Inside this issue
Patagonia Least Explored
Capturing Heart & Imagination
I grew up in the northwest of England and have spent most of my adult life exploring the great outdoors. I began my photographic journey some ten years ago in the American Southwest. It was whilst there that I discovered a passion for photographing the geology of the Colorado Plateau. In more recent years I’ve enjoyed several trips to Patagonia. On each occasion I spend at least six months on location before returning to a mind-numbing job in Europe. At the time of writing I am just about to leave Europe and fly off to the mountains of Pakistan.
We’ve all been there before; you’re chatting with your friends about the next big foreign trip that you hope to squeeze in between family commitments. It seems that in this age of foreign travel every corner of the globe has been explored and the world suddenly feels like a much smaller place. Many of us are beginning to realise that if we go to Iceland or Norway we’re going to be bumping tripod legs with other photographers, sometimes quite literally. It can, of course, be nice to mingle with like-minded people. Eventually, we will want to discover somewhere new and give ourselves the opportunity to capture unique images.
In recent years Patagonia has risen high on the bucket list for landscape photographers. Whilst nowhere near as busy as Iceland or Norway the region has long been recognized for its outstanding natural beauty and rugged mountain scenery. Patagonia encompasses both Chile and Argentina. The region is comprised of a vast expanse of desert, mountains, and remote glaciers.
Patagonia has captured my heart and my imagination. Despite spending over two years photographing there I’m still eager to return. I spend the majority of my time on the Argentine side of the Andes, in Los Glaciers National Park although I do from time to time venture over to Chile to photograph in Torres del Paine.
I remember first seeing the mountains of Patagonia in old coffee table books. The grainy and quite frankly poor quality images were enough to feed my imagination long before I owned a passport. It wasn’t until my late thirties that I made my first of many trips. As a landscape photographer, I make a lot of sacrifices so that I can follow my passion. Each time I go abroad for foreign travels I try to stay away as long as possible, Patagonia is, after all, a long way from my home in England.
Spring through to Autumn
The changing seasons in Patagonia are very noticeable. Towards the end of September, the warmer spring days allow the shrubs to blossom with pretty flowers. The most visible of these is the Mata Guanaco; it’s a strange name that translates as ‘dead guanaco’ don’t be put off though, the flower can be extremely photogenic. The summer months between November and January can be busy with groups of tourists. Hotels and guesthouses are often full and can sometimes be booked up over a year in advance.
Photographers arriving in autumn now extend the tourist season for businesses of El Chalten and particularly the lodges in Torres del Paine.
There’s no denying that during peak fall the mix of colour is spectacular. The leaves of the Lenga and Ñire tree offer a mind-blowing spectacle of colour; this usually peaks in late April. The months of March and April also seem to provide the best lenticular clouds. Lenticular clouds can be best described as ‘flying saucers’ due to their disk-like shape. When conditions are just right, they build during the day and can stack up in groups by late afternoon. These remarkable clouds are formed when large features, such as the mountains of the Andes disrupt the flow of air.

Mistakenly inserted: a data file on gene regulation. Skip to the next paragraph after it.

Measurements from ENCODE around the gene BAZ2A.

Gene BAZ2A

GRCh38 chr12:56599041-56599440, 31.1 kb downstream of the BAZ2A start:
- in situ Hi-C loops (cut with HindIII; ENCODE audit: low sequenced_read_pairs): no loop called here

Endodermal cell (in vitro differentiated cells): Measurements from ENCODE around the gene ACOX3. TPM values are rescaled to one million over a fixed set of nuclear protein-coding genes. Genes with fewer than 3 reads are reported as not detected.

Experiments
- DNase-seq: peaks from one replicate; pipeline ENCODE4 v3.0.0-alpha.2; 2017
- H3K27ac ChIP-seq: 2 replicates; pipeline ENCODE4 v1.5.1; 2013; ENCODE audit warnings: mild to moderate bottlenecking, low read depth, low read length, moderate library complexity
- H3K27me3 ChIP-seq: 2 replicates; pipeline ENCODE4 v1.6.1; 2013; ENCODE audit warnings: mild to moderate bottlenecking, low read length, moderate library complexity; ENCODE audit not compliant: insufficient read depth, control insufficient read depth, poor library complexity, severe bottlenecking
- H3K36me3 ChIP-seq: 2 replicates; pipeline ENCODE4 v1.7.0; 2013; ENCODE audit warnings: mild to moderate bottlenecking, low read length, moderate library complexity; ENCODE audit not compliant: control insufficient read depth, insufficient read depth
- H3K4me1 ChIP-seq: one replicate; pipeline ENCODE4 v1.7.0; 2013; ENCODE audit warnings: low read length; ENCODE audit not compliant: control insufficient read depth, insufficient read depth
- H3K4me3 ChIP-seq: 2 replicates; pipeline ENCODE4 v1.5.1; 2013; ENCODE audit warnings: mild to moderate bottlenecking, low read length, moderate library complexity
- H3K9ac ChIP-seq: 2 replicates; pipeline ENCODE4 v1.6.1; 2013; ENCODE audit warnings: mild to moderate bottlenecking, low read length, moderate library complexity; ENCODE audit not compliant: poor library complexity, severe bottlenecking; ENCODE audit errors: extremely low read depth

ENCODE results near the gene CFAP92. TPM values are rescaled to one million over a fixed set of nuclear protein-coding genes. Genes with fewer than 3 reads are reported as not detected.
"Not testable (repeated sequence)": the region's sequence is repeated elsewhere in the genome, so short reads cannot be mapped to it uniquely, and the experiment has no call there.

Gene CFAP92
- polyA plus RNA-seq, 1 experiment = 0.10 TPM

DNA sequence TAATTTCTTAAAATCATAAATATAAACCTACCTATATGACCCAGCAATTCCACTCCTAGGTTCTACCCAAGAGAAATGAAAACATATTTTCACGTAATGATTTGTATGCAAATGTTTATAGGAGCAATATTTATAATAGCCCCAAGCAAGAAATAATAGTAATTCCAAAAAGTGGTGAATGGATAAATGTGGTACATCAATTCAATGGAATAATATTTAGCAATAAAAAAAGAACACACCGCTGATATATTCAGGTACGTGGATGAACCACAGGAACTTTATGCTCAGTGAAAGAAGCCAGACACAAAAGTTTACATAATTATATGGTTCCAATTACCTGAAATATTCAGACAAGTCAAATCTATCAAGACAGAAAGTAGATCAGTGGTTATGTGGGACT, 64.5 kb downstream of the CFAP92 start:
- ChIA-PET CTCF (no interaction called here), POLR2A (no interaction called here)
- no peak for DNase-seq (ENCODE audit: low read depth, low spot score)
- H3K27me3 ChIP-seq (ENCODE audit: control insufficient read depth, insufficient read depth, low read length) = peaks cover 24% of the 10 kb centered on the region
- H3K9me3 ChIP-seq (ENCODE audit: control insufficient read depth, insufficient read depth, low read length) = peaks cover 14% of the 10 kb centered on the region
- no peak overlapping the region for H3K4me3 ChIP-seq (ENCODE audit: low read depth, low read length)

Of all the season’s winter is my favourite, by the end of April; you can already feel a chill in the air. Many of the hotels and guesthouses begin to shut down and seasonal workers migrate north in search of work. Once the leaves have fallen from the trees at the end of May the parks can suddenly become quite lonely places. Other than the footsteps of a park ranger it’s not uncommon that I’ll be the only other person on the trails.
Photographing the mountains during the winter is extremely rewarding. Nothing changes a landscape quite the same as a dusting of snow. During the winter solstice, the sun rises 30 degrees further to the north compared to early April. For the photographer hoping to capture a beautiful photograph, this can make the difference between direct sunlight and beautiful dramatic sidelight. The low winter sun also gives the opportunity to shoot much later into the morning. During mid-June, the sun rises a little after 9.30am, and it’s not uncommon to still get good light as late as 11.00am.
Torres del Paine and the Argentine town El Chalten are both below 500 m. This means they don’t experience the harsh winters one might expect. Daytime temperatures often hover just above freezing, although at night it can be significant. Fortunately, if you’re photographing in Los Glaciers National Park you can leave early in the morning under headlamp and arrive in time to shoot before sunrise.
During the winter from June until September, the Milky Way is ideally positioned over the mountains. There may be as few as eight hours of daylight. With so much time to spare between sunset and sunrise, there is ample opportunity to try night photography and enjoy pollution free skies.
For those looking for a new and challenging place to shoot I can highly recommend Patagonia, you won’t be disappointed.